New Delhi: India’s power ministry is considering not giving any consulting assignments in the power sector to audit and consulting firm Ernst and Young (E&Y) after a report by the government’s auditor pointed to lapses in the award of so-called ultra mega power projects (UMPP), a process in which the firm was involved as a consultant.
Mint has reviewed a copy of the report which also said that state-owned Power Finance Corp. Ltd (PFC), the entity in charge of bidding out the projects, has already barred “the consultant” for three years starting July. The report doesn’t name the audit firm, but it was the only consultant helping PFC bid out the projects in question. An executive at PFC confirmed that the agency has indeed barred E&Y.
Mint’s Utpal Bhaskar says the power ministry is considering a ban on consultancy firm Ernst and Young from the power sector
The consulting firm denied that this was the case. In an email response, the company spokesperson said: “We are not aware of any Comptroller and Auditor General of India (CAG) report on the working of special purpose vehicles (SPVs) in PFC. There is no subsisting order of debarment against E&Y by any government authority or public sector undertaking.”
CAG’s latest report, a follow-up to its earlier one on the way PFC bid out the projects, is with the power ministry for comment. A top power ministry official, who spoke on condition of anonymity, claimed that inclement action against the consultant is imminent.
“We plan to ban E&Y across the sector,” added this person. The power ministry, this person said, is waiting for the opinion of the law ministry on the proposed ban.
It isn’t clear whether the ministry’s action was prompted by the decision of PFC, which reports to it, or the report of the government auditor. PFC decided to bar E&Y for three years and also withheld Rs 51 lakh of fee (according to the CAG report).
“As part of our responsibility, we barred E&Y and asked the power ministry to take steps for the sector. What we could do for PFC, we have done,” said the PFC executive mentioned above, who did not want to be identified.
According to the executive, the role of E&Y came under the lens as early as 2007 at the time of disqualification of the consortium of Lanco Infratech Ltd and Globeleq Singapore Pte, after it was discovered that the two consortium partners had misrepresented details in their winning bid for the Sasan power project. E&Y, this person added, had not discovered these misrepresentations in time.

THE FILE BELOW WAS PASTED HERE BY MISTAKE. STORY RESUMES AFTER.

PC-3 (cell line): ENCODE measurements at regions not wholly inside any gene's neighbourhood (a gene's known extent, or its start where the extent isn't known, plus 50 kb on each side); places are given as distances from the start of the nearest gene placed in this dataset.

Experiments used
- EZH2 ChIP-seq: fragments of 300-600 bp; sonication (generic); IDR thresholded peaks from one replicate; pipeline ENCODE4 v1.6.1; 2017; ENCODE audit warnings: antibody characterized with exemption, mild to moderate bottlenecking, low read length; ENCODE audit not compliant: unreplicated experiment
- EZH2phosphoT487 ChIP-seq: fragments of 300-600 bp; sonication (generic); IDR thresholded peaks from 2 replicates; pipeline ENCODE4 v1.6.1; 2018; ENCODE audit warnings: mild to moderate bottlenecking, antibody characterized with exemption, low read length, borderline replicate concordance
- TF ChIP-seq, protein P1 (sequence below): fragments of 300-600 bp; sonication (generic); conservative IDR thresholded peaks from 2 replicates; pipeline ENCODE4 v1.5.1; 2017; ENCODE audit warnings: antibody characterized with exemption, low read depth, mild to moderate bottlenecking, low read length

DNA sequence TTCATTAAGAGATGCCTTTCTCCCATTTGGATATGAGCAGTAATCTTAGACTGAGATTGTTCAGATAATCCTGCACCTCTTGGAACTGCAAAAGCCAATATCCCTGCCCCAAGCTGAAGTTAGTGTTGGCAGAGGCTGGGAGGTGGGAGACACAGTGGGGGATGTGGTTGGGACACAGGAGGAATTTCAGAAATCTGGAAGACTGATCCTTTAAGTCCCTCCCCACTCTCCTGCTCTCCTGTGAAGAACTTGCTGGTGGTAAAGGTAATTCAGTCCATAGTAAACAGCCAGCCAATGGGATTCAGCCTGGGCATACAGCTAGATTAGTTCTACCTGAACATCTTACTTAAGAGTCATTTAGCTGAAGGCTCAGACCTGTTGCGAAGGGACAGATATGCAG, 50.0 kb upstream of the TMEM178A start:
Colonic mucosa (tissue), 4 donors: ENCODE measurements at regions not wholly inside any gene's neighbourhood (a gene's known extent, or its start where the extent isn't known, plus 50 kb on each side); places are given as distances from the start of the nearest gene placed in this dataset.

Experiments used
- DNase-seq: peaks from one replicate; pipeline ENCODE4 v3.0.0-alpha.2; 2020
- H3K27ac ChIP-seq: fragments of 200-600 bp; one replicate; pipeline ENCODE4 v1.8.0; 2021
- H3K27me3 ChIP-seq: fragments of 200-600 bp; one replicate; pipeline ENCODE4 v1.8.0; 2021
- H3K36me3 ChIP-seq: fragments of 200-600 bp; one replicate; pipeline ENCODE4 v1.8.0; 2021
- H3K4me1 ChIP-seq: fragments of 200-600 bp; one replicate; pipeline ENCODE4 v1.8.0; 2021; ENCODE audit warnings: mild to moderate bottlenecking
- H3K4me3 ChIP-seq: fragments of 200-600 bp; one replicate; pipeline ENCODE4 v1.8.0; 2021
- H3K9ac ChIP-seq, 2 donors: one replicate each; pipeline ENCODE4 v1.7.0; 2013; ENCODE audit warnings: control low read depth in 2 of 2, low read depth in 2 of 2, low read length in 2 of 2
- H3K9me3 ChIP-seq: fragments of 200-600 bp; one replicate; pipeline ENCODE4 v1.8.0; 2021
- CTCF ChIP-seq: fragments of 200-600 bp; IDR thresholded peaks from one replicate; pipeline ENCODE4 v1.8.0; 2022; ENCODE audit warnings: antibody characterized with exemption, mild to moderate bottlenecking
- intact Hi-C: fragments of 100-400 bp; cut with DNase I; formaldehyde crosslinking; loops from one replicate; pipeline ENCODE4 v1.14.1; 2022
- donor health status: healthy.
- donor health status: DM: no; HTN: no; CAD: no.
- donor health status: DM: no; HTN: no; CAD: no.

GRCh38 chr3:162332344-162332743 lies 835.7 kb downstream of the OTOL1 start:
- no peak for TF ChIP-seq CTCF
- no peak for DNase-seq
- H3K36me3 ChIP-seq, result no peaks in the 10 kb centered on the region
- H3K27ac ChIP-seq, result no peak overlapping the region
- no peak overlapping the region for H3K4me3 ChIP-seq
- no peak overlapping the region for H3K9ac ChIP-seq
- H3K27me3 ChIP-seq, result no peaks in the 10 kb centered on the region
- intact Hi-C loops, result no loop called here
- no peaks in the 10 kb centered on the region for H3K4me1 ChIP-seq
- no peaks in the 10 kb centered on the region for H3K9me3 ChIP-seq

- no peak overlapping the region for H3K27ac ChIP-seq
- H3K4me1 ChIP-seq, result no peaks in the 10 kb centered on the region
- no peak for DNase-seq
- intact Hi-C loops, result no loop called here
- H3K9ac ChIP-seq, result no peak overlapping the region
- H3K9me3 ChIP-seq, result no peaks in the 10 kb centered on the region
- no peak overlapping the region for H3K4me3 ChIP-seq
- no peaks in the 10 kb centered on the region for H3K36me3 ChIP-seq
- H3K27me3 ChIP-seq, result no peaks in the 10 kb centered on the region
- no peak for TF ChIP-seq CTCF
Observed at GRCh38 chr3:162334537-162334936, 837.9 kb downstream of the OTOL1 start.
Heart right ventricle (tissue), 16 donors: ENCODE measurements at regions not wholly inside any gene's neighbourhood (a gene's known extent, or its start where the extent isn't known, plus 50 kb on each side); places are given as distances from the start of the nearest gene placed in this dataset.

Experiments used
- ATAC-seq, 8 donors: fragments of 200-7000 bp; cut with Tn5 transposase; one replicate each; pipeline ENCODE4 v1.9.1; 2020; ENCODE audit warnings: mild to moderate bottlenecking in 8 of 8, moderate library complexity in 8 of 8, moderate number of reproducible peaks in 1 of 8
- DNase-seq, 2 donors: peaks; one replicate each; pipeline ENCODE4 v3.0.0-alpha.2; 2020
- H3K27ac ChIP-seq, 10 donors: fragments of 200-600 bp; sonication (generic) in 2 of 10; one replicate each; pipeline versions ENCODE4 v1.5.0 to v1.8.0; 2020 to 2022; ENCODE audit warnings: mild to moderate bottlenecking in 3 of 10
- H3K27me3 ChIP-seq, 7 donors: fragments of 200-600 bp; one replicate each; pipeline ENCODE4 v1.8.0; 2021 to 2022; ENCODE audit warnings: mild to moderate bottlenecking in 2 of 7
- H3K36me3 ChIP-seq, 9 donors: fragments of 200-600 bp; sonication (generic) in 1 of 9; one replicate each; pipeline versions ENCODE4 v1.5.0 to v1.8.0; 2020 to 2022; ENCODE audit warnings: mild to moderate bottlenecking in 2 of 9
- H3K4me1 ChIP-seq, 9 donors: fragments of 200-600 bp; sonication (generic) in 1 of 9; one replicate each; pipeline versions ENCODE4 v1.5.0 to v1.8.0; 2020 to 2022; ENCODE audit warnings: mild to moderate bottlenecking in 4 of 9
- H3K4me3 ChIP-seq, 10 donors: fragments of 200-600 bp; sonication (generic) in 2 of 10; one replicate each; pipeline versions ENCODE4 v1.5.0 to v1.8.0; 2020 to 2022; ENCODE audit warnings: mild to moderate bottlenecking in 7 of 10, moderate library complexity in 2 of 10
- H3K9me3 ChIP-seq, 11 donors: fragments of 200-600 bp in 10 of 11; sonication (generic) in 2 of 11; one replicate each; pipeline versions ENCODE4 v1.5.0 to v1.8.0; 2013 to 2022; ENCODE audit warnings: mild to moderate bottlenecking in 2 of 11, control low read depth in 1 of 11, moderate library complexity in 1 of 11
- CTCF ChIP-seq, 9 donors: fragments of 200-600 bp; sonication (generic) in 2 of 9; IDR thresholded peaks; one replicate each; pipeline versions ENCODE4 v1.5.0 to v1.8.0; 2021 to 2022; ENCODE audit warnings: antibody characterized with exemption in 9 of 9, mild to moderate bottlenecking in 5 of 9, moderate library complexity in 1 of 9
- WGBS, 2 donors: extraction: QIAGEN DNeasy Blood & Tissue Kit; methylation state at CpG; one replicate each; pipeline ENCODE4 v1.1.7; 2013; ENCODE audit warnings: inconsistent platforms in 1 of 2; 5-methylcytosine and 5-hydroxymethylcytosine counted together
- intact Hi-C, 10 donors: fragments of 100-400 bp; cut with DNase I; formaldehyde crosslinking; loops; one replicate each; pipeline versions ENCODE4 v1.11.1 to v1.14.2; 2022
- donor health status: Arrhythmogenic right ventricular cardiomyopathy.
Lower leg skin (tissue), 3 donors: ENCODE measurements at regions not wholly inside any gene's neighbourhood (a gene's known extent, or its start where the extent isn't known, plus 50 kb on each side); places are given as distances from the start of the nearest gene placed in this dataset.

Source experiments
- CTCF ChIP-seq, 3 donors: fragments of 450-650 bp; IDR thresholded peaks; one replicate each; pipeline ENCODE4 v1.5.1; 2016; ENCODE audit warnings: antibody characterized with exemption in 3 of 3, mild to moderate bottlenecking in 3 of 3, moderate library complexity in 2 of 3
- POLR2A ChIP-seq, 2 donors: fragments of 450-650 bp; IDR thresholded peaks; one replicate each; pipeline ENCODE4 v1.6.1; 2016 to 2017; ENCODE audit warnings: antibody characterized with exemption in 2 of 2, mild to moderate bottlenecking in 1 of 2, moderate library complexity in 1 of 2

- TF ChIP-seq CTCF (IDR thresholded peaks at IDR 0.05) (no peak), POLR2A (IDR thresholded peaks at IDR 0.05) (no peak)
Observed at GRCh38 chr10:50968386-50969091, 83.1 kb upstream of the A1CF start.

E&Y was the consultant appointed to help PFC award the Sasan, Mundra and Krishnapatnam UMPPs.
The government wants to set up 16 such projects, each of which will generate 4,000MW of power; four of these have been awarded—at Mundra in Gujarat to Tata Power Co. Ltd, and Sasan in Madhya Pradesh, Krishnapatnam in Andhra Pradesh and Tilaiya in Jharkhand to Reliance Power Ltd.
“When PFC was given this new role, the power ministry was aware that the agency didn’t have the expertise so a consultant was brought in. As E&Y didn’t give sound advice, action was taken (against it),” the PFC executive added.
CAG also censured the government for the way it dealt, in 2007, with the consortium, as reported by Mint on 16 November. “Instead of forfeiting the bid bond of Rs 120 crore furnished by the bidder, a token penalty of Rs 1 crore was levied on the bidder.” Following the disqualification of Lanco and Globeleq, the project was awarded to Reliance Power.
The report of the government’s auditor, which is a follow-up to an earlier review of the SPVs (companies set up for a specific purpose; in this case, the development of a power plant) of PFC, was very critical of the appointment of E&Y, especially in the manner in which a rival consulting firm, Icra Ltd, was rejected. “The spirit of competition was undermined in the appointment of bid process management consultant for two SPVs (Sasan Power Ltd and Coastal Gujarat Power Ltd) resulting in extra expenditure of Rs 1.56 crore.”
It also added: “As Icra had met the requisite qualification criteria as notified in the bidding documents and was found technically qualified,” its rejection was “not convincing”.
An Icra spokesperson declined comment.
The power ministry started examining the bidding for the Sasan power project after India’s Central Vigilance Commission (CVC), a body that looks into the functioning of government departments and agencies, raised questions about the process.
Mint reported on 18 March 2008 about CVC’s examination of Lanco’s bid and its direction to the government “to review the role played by consultant (E&Y), various committees and the board of SPL”, referring to Sasan Power, the SPV created by PFC for the project.
An official at CAG, who is directly involved in the audit process, said on condition of anonymity: “The very basis of the award of the contract (to Lanco-Globeleq consortium) after the preliminary audit seems to be flawed. It appears that the private consultant has failed to fulfil its obligations.”
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